How our strategic investments in the sciences are fueling breakthroughs.
by Moses Lee • May 2017
“A little goes a long way.”
That simple saying captures a core principle of the M.J. Murdock Charitable Trust: philanthropy cannot solve all of society’s ailments, nor should it. But when done with discernment, and in partnership, a small investment can go a long way toward enabling grantees to fulfill their mission.
At the Murdock Trust, we get to witness this transformation every day. In this past year, I have seen grants from the Trust fuel groundbreaking scientific research at colleges, universities and research institutes. Many of our grantees have made important discoveries and produced high-impact publications. They have also garnered major external funding to grow and sustain a research program, train students and advance their own professional growth. This success is common among our grantees, and it is a pleasure to highlight just a few of these accomplishments.
Dr. Tamily Weissman Unni, assistant professor of biology at Lewis and Clark College, received three small grants from the Trust: a New Faculty Start-Up grant and two Life Sciences grants that together totaled $104,000. With this support, she led a team of undergraduate students in researching how the brain develops and in understanding the neural circuitry that underlies human behavior. The work led to her winning a prestigious five-year, $823,000 NSF CAREER award in 2016, which extended her research on brain development, using zebra fish. Dr. Weissman Unni’s group has optimized a technique called “brainbow,” a process by which scientists distinguish neighboring neurons using fluorescent proteins. This allows her research team to better understand how the brain forms during embryogenesis. Dr. Weissman Unni’s work is published in top journals, such as Genetics, Developmental Neurobiology and Nature. As part of her CAREER grant, she will integrate her research into the classes she teaches, enabling her to impact a large number of students.
Dr. Elinor Sullivan is an assistant professor of biology at the University of Portland. She received two Life Sciences grants from the Trust totaling $107,000 to investigate the influence of the metabolic and dietary environment on behavioral regulation. In 2016 Dr. Sullivan led a project in collaboration with researchers at Oregon Health and Science University to win a five-year, $3,700,000 grant from NIH. The grant enabled her and her collaborators to study the impact of maternal obesity and a high-fat diet on the mental health and brain development of offspring, using a non-human primate model. This work is especially relevant given that two-thirds of pregnant women in the United States are overweight or obese. Dr. Sullivan publishes regularly in the Journal of Child Psychology and Psychiatry, Scientific Reports and Obesity.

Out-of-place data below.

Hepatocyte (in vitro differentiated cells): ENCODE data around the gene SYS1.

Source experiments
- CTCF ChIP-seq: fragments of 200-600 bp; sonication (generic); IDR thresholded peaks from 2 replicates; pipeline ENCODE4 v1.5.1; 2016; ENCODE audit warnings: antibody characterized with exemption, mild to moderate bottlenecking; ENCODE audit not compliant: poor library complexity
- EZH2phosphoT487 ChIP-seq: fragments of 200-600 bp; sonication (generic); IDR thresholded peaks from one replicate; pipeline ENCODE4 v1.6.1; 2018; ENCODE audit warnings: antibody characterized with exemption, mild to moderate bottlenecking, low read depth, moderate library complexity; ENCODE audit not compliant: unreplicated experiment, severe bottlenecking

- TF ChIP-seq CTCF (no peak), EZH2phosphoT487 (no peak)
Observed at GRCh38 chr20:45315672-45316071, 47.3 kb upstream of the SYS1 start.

Dr. John McCutcheon, associate professor of biology at the University of Montana, along with his team of researchers, received a $409,500 grant from the Trust in 2014 to establish a genomics laboratory. In 2016 he won a five-year, $746,300 NSF CAREER award to investigate the origins of mitochondria and chloroplasts and how they integrate with the cells in which they are found. These organelles were bacterial systems that invaded our cells in the ancient past and now reside there permanently. These organelles are vital to sustaining life on this planet. Dr. McCutcheon is interested in learning how and why such symbioses formed, how they are maintained and what happens as the associations become more intertwined. His group regularly publishes in journals such as Science, Proceedings of the National Academy of Science and Current Opinion in Cell Biology. Undergraduates, graduate students and post-doctoral fellows benefit from training and mentoring under Dr. McCutcheon.
Dr. Hugh Hillhouse, Rehnberg professor of chemical engineering at the University of Washington, along with his collaborators, obtained a $514,000 Trust grant in 2012 to set up a facility to fabricate and characterize a new class of thin film photovoltaics, materials that are used to convert light into energy. The ultimate goal of this project is to find better ways to harness solar energy. The facility has generated numerous publications in Advanced Energy Materials, Chemistry of Materials and Journal of Photovoltaics. Additionally, the project has led to the training of more than 20 graduate students (two have completed their Ph.D. degrees) and 10 undergraduates and helped raise an additional $4,370,000 in grants from NSF and the United States Department of Energy.
These examples offer just a glimpse of how Trust grants have enabled researchers to dream bigger and reach higher in their pursuit of groundbreaking discoveries that ultimately serve and benefit society.
However, what excites us most is that this success is not confined to scientific research or reliant upon the type and size of the organization. Leveraging Trust support has greatly benefited a wide range of organizations, including Boys and Girls Clubs, Boy Scouts and Girl Scouts, schools, museums, zoos, summer camps, clinics and hospitals, theaters, art galleries, conservation groups and many others. Our partnerships with these organizations demonstrate that through thoughtful investment with the right partners, modest grants can truly have a huge impact, for any project or organization. A little truly does go a long way!
Moses Lee, Ph.D., is the program director for research and science at the M.J. Murdock Charitable Trust.